From what we have seen of SARS-CoV-2, it interacts with our immune system in complex ways, resembling polio in some of its behavior and HIV in others. We know from nearly 60 years of observing coronaviruses that a body’s immune system can clear them. That seems to be generally the case for SARS-CoV-2 as well. But the cold-causing coronaviruses, just like HIV, also have their tricks. Infection from one of them never seems to confer immunity to reinfection or symptoms by the same strain of the virus—that is why the same cold viruses return each season. These coronaviruses are not hit-and-run virus-like polio or a catch-it-and-keep-it virus like HIV.
The path to a SARS-CoV-2 vaccine may be filled with obstacles. Whereas some people with COVID-19 make neutralizing antibodies that can clear the virus, not everybody does. Whether a vaccine will stimulate such antibodies in everyone is still unknown. Moreover, we do not know how long those antibodies can protect someone from infection.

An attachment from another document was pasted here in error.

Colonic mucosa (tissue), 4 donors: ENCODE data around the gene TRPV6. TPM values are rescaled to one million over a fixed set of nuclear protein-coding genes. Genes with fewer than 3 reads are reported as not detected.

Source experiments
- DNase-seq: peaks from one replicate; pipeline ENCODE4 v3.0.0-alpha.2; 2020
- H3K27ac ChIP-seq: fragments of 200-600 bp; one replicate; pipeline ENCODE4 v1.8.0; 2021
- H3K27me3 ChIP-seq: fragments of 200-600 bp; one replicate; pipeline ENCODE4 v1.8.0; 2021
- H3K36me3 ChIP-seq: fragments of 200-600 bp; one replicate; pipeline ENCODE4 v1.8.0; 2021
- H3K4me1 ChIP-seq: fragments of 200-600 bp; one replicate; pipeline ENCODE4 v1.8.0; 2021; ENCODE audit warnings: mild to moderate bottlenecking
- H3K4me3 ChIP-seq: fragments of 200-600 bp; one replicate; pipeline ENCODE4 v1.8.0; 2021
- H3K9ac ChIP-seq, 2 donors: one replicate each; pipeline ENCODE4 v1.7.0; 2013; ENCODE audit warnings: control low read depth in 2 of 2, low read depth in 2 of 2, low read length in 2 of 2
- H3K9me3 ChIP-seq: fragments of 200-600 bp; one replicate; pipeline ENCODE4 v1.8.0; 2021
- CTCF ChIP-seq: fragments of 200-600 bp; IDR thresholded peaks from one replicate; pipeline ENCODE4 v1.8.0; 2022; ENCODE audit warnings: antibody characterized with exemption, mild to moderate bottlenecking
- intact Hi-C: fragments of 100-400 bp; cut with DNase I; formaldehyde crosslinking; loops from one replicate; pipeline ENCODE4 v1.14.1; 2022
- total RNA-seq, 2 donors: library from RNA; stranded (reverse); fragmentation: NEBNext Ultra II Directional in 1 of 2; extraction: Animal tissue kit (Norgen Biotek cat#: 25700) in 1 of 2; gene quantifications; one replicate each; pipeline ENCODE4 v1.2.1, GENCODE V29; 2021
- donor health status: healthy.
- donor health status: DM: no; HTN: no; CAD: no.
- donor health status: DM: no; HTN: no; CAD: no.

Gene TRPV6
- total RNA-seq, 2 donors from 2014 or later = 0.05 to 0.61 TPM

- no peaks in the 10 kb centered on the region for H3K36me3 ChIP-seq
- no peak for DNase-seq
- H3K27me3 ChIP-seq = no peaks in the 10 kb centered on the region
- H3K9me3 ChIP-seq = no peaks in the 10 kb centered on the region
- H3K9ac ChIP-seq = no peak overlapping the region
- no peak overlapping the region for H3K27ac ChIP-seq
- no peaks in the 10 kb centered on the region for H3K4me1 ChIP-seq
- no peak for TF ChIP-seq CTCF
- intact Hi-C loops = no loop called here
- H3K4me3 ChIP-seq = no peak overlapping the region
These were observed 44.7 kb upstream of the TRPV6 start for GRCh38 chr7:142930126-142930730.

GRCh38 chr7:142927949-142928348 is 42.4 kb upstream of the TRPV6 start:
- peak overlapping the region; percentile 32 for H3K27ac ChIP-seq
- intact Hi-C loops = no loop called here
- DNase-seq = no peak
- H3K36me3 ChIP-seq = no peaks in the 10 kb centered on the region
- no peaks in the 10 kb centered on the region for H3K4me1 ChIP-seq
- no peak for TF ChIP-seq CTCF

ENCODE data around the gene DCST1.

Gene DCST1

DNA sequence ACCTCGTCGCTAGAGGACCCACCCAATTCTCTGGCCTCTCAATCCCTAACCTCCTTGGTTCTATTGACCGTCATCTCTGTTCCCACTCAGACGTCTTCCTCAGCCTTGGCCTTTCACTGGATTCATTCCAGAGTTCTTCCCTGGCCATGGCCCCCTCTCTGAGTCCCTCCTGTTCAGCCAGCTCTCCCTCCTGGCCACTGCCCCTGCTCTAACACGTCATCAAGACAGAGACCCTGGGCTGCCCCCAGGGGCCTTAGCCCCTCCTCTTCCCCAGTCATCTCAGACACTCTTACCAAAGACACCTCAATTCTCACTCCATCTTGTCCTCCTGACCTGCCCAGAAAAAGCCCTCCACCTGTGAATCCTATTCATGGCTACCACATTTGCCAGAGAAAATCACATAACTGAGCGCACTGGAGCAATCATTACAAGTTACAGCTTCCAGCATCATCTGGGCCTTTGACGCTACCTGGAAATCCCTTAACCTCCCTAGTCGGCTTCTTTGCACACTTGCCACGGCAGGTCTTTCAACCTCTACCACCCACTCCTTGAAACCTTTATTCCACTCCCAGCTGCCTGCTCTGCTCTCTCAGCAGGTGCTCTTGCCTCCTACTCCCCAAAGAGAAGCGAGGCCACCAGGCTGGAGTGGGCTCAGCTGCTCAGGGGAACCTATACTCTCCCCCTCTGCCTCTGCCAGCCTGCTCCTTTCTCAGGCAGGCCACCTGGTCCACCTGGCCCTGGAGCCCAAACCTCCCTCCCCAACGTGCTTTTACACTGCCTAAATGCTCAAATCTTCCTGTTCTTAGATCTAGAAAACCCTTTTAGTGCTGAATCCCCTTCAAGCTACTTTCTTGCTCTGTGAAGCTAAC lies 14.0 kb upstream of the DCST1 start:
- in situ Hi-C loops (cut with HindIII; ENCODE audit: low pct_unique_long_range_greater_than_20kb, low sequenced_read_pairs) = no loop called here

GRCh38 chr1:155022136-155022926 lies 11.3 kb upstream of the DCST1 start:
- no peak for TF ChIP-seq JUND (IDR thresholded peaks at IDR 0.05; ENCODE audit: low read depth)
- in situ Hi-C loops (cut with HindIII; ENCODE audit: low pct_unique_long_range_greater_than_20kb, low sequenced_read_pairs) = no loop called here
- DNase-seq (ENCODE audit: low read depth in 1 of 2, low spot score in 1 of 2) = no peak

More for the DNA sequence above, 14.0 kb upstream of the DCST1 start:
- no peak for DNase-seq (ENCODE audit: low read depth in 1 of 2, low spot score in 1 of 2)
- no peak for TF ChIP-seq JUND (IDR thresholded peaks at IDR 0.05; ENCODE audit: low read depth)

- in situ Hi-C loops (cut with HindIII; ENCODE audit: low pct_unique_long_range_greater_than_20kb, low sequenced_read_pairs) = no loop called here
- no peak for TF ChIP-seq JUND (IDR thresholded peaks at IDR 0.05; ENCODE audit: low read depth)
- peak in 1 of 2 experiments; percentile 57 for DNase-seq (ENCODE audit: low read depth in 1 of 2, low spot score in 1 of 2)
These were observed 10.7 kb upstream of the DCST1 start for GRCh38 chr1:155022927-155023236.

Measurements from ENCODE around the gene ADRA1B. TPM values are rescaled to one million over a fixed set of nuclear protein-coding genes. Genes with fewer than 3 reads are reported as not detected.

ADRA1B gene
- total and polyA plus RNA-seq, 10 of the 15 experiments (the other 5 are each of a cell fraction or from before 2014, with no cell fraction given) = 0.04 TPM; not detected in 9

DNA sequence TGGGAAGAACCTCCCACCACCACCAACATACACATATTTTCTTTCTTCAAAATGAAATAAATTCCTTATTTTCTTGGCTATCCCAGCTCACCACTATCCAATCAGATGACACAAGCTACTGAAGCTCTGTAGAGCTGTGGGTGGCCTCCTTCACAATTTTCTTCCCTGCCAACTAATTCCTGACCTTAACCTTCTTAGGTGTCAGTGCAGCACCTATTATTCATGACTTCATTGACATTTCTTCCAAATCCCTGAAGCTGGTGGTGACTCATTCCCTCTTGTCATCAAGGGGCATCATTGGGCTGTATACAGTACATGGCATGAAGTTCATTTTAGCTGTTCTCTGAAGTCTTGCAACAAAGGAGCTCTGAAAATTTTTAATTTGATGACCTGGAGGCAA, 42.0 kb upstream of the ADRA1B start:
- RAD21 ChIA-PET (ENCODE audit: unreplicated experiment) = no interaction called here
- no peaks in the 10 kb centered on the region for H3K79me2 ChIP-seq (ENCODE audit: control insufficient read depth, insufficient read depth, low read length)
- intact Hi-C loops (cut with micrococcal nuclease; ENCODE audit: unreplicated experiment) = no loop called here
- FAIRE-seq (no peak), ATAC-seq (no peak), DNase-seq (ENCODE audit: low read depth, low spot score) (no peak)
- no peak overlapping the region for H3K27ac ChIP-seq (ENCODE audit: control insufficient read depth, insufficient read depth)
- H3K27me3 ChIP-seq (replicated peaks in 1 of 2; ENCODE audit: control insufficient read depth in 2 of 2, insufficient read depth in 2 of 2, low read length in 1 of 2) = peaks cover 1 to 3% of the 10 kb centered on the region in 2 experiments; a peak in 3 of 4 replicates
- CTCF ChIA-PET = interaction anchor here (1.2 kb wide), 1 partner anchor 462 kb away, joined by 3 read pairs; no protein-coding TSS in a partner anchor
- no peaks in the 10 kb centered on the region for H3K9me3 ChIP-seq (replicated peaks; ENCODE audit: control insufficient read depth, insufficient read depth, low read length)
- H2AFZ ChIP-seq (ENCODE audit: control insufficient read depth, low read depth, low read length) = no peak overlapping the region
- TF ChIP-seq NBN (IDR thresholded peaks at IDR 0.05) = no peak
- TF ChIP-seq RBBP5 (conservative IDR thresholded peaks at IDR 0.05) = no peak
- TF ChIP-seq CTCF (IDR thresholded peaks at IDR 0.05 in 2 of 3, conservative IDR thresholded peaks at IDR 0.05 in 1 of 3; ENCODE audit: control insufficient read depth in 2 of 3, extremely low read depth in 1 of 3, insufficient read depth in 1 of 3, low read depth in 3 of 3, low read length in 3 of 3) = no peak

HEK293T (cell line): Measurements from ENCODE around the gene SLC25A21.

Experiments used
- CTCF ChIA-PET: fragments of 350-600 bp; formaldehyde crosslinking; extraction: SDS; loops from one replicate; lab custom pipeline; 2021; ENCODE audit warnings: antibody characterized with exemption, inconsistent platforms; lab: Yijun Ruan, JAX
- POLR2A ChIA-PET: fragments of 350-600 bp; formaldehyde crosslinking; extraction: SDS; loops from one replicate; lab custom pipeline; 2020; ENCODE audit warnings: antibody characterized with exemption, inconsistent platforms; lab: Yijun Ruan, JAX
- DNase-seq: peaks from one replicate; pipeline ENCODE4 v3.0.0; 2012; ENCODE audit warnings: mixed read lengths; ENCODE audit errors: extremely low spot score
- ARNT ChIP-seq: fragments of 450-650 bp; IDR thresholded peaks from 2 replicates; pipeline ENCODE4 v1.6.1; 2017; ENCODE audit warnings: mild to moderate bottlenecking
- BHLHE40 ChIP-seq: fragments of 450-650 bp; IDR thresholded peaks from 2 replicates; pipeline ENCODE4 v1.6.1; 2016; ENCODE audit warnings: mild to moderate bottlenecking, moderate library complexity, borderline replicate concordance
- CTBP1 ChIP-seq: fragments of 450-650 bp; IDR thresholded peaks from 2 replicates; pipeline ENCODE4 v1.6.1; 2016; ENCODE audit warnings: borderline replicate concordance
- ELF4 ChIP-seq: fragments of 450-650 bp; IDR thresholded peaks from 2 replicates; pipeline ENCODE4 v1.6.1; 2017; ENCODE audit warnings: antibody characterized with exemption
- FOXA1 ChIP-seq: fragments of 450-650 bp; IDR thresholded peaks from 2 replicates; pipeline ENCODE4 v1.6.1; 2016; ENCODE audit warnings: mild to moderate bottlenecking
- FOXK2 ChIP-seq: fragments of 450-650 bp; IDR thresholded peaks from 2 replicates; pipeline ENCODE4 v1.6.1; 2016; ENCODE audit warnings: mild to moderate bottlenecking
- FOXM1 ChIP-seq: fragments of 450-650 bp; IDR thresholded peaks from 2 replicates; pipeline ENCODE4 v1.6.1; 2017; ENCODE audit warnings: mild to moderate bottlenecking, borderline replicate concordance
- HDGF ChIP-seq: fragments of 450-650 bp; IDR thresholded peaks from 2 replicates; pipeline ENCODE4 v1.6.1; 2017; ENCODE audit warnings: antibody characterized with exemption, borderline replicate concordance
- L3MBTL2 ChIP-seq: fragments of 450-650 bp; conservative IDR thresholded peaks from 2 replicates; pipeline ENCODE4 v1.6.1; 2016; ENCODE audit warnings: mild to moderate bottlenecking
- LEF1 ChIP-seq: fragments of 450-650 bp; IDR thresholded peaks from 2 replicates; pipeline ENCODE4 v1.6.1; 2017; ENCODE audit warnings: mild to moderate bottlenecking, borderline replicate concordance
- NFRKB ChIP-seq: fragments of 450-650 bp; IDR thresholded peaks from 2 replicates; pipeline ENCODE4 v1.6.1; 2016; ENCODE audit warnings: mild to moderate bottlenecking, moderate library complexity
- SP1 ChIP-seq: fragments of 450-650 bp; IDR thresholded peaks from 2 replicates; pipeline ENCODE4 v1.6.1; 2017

We learned with HIV that attempts to prevent virus entry altogether do not work well—not for HIV and not for many other viruses, including influenza and even polio. Vaccines act more like fire alarms: rather than preventing fires from breaking out, they call the immune system for help once a fire has ignited.
The first set of HIV drugs were nucleic acid inhibitors, known as chain terminator drugs. They inserted an additional “chain-terminating” nucleotide as the virus copied its viral RNA into DNA, preventing the HIV chain of DNA from elongating.